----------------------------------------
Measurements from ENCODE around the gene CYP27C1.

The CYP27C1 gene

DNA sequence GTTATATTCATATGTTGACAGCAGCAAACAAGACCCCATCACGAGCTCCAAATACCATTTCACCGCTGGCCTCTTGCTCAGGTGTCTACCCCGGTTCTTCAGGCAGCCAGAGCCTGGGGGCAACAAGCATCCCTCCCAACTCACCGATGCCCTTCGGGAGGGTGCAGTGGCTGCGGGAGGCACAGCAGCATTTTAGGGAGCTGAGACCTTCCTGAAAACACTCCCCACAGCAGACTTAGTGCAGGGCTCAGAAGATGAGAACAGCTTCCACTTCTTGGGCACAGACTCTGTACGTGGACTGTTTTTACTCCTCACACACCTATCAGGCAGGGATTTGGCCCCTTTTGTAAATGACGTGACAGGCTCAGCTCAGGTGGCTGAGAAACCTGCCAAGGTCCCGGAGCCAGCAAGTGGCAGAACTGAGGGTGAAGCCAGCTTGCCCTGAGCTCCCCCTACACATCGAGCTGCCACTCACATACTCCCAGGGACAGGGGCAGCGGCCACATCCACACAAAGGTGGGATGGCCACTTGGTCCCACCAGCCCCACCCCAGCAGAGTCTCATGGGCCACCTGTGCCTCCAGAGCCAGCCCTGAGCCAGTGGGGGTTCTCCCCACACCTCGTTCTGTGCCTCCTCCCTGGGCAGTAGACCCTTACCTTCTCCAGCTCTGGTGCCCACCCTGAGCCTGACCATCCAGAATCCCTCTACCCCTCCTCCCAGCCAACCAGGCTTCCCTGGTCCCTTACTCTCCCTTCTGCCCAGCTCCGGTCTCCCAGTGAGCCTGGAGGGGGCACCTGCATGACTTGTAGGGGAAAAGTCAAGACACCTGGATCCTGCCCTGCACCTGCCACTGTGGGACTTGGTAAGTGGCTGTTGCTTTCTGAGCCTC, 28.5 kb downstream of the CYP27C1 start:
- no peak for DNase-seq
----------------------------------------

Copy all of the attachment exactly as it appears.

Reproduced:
Measurements from ENCODE around the gene CYP27C1.

The CYP27C1 gene

DNA sequence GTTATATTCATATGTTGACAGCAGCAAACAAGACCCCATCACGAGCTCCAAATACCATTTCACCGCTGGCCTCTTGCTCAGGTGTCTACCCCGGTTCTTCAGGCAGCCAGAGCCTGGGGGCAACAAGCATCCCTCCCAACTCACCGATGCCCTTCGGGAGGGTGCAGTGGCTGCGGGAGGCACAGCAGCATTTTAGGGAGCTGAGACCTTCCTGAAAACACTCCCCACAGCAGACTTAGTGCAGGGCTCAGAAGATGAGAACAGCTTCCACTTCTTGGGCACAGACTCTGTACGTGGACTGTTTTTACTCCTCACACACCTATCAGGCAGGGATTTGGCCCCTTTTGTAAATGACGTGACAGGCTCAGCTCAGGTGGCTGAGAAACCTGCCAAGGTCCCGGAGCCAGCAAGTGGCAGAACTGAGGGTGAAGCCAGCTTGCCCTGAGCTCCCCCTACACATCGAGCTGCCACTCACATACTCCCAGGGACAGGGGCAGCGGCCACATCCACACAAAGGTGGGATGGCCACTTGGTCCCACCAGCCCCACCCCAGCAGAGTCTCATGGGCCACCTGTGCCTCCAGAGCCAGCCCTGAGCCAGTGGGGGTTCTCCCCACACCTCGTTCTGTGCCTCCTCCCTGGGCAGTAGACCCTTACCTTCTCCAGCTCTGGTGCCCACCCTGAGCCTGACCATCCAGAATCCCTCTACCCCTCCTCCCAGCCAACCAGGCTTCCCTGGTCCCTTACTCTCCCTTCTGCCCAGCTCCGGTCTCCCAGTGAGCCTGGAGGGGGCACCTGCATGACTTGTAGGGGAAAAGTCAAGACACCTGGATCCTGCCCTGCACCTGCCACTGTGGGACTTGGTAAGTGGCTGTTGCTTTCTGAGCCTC, 28.5 kb downstream of the CYP27C1 start:
- no peak for DNase-seq